What happens after your bankruptcy file is dismissed?
Sometimes your chapter 7 or 13 bankruptcy will be dismissed. When this happens, it is a good idea to consult your bankruptcy lawyer for legal help regarding your next options. In a chapter 7 bankruptcy, it is less likely that your case will get dismissed. In contrast, a chapter 13 bankruptcy can yield a much higher probability that your case will not be discharged. Often the dismissal is a result of defaulting on the payment schedule. Whatever your reason may be, debtors may wonder what the next step is in order to manage their financial hardships.
Debt after a dismissed bankruptcy
In general, your monetary situation will stay the same prior to filing for bankruptcy. When you do file, you may be granted an automatic stay that protects you against creditors and any possible foreclosure on your home. These collection attempts may also include repossessions, debts and any pending lawsuits. However, if you were going through a foreclosure at the time of the bankruptcy, then the mortgage company may have the legal authority to continue the process. This might also hold true to any finance companies that are aiming to repossess your vehicle.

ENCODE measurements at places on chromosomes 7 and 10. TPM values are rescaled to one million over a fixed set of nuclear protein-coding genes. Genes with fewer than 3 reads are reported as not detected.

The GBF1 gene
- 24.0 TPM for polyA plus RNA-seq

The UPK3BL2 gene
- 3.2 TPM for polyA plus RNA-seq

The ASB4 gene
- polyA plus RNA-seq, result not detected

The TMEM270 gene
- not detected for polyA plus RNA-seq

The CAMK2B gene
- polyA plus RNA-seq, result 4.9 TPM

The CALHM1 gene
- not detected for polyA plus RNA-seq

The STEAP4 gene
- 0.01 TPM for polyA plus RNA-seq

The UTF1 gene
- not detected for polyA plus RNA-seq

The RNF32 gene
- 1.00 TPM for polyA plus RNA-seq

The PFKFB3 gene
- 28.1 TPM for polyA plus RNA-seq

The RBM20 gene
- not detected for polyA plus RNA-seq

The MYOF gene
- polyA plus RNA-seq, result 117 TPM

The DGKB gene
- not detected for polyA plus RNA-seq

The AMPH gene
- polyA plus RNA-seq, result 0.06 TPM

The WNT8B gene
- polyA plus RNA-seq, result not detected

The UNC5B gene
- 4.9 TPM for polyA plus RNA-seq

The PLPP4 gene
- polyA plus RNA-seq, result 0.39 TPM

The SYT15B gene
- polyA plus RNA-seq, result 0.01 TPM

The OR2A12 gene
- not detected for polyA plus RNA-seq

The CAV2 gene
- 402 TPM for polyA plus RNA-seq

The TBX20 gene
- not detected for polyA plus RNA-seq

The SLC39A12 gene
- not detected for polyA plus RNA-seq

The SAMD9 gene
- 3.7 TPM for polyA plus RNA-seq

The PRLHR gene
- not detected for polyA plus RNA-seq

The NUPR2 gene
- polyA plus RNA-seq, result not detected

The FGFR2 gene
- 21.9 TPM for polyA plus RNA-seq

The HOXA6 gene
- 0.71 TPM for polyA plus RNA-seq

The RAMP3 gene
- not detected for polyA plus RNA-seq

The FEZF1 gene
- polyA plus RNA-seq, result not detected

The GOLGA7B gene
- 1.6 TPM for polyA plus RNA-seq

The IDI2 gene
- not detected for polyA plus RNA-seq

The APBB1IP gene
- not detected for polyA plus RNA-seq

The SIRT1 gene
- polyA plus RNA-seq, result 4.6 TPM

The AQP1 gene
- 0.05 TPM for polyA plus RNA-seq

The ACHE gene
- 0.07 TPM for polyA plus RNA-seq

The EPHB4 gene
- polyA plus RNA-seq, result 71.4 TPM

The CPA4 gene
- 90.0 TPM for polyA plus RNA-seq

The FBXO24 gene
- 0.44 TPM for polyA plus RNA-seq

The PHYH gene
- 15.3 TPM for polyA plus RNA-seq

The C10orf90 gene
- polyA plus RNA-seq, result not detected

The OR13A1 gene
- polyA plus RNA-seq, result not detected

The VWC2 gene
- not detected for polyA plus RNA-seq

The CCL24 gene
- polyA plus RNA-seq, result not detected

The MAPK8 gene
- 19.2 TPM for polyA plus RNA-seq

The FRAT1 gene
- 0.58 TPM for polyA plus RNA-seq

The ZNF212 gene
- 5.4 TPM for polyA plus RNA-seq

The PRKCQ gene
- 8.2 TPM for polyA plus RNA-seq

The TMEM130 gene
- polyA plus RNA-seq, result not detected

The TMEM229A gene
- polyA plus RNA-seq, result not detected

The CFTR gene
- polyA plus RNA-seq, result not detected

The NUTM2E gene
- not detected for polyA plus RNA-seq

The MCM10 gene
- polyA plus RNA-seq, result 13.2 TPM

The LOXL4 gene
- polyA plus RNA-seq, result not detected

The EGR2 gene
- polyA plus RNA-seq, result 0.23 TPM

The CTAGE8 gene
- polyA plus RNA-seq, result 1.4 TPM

How long does my bankruptcy file stay on my credit report?
The bankruptcy file may also stay on your credit report for up to 10 years. This is normally regardless of whether your file was dismissed or discharged. In most cases, you may be given the opportunity to file again after dismissal. Your bankruptcy attorney will help you assess the factors that may need to be met before filing bankruptcy again.
Are debts liquidated after bankruptcy?
What happens if your debts are not liquidated after you file for a chapter 7 bankruptcy? Sometimes after filing for a chapter 7 bankruptcy, your debts are still not liquidated. Why does this happen and what should you do?
There are certain types of debt in a bankruptcy that are considered non-dischargeable (meaning you will still be required to pay it after your bankruptcy is discharged) such as: student loans, domestic support obligations, drunk driving debts, certain tax debt, etc. This list is not exhaustive of all non-dischargeable debt; however, it gives you an example that there are certain types of debts that remain your obligation after a bankruptcy. I am not sure what type of debt was not discharged in your case based off of the information you provided. You may want to look up the type of debt that has remained your obligation after your bankruptcy and make sure that it is dischargeable. If it is debt that was discharged and the lender is attempting to collect after you have received your discharge order, the lender may be in violation of your discharge order and possibly subject to financial sanctions. I hope you found this answer useful.
This answer pertains to individuals in the state of Florida.
Katie M. Stone
Location: Orlando, Florida
Phone: (407) 217-5807